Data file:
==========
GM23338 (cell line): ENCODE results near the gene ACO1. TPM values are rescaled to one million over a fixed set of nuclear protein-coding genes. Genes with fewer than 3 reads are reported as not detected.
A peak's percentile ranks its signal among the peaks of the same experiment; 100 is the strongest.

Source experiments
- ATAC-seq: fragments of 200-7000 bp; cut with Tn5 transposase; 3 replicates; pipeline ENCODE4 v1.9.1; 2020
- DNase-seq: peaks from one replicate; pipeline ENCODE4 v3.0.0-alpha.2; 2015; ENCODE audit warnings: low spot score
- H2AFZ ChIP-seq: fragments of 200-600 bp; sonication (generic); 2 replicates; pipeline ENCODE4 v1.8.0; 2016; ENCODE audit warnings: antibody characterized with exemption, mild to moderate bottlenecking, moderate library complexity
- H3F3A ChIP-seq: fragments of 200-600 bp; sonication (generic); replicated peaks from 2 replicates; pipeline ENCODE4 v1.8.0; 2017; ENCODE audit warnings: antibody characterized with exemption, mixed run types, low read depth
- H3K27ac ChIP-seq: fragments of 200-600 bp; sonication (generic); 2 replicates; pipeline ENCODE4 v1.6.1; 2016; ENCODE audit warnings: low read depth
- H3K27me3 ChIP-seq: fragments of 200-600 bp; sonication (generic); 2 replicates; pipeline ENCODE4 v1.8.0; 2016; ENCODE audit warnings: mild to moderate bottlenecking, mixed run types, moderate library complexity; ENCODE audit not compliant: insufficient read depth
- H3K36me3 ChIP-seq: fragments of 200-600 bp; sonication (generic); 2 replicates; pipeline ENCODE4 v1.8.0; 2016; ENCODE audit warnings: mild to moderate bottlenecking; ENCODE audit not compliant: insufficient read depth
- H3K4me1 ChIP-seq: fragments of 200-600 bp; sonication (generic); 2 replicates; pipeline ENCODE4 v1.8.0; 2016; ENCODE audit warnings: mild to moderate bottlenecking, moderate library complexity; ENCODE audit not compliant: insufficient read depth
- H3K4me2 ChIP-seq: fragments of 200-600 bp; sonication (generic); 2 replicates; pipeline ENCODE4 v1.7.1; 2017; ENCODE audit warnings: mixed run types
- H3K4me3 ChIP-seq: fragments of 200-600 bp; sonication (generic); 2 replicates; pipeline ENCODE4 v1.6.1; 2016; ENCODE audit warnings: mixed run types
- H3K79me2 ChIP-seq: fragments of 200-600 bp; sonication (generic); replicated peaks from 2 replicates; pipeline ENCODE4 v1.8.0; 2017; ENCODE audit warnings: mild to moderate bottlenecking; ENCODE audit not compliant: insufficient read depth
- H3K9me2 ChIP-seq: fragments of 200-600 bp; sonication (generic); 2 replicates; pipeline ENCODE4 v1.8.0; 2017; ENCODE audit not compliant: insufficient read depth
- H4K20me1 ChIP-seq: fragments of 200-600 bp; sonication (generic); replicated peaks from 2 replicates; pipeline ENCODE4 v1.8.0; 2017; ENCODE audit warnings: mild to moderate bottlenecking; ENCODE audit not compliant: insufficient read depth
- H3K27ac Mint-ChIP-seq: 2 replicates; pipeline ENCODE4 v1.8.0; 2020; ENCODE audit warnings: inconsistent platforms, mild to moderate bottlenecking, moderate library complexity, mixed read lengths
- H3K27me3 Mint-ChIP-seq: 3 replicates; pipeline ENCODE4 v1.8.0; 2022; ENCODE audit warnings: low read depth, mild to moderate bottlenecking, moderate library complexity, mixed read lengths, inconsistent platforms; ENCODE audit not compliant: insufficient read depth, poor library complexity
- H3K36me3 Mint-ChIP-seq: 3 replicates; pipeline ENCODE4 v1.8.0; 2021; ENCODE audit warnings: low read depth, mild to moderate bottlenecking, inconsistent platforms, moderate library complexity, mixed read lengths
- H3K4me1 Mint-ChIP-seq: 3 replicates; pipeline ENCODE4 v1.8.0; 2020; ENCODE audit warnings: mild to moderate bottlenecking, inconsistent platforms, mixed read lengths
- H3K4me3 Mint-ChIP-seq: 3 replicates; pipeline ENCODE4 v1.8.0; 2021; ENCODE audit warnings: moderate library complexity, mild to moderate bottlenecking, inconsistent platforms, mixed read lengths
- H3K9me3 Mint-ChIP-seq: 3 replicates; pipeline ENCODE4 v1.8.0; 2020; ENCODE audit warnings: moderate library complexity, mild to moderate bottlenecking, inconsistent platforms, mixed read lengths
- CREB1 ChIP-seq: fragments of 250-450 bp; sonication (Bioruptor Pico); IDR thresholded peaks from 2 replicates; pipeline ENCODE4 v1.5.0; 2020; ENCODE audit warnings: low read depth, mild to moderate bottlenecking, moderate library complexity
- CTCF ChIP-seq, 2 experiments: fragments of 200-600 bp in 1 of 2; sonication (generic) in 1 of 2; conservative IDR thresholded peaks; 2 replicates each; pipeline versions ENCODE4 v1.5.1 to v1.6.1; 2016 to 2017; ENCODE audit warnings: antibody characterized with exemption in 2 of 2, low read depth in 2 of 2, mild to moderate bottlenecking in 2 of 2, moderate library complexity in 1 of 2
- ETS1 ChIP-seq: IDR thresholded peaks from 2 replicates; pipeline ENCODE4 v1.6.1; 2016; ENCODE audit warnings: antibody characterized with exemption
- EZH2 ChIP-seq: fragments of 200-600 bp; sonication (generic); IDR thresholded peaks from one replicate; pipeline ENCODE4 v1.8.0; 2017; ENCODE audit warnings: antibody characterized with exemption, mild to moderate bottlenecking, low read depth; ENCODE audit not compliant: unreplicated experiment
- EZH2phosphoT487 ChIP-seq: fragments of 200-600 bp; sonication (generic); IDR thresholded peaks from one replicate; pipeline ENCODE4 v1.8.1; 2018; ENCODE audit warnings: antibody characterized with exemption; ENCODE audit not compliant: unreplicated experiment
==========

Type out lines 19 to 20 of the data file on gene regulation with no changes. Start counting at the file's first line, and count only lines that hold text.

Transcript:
- H3K36me3 Mint-ChIP-seq: 3 replicates; pipeline ENCODE4 v1.8.0; 2021; ENCODE audit warnings: low read depth, mild to moderate bottlenecking, inconsistent platforms, moderate library complexity, mixed read lengths
- H3K4me1 Mint-ChIP-seq: 3 replicates; pipeline ENCODE4 v1.8.0; 2020; ENCODE audit warnings: mild to moderate bottlenecking, inconsistent platforms, mixed read lengths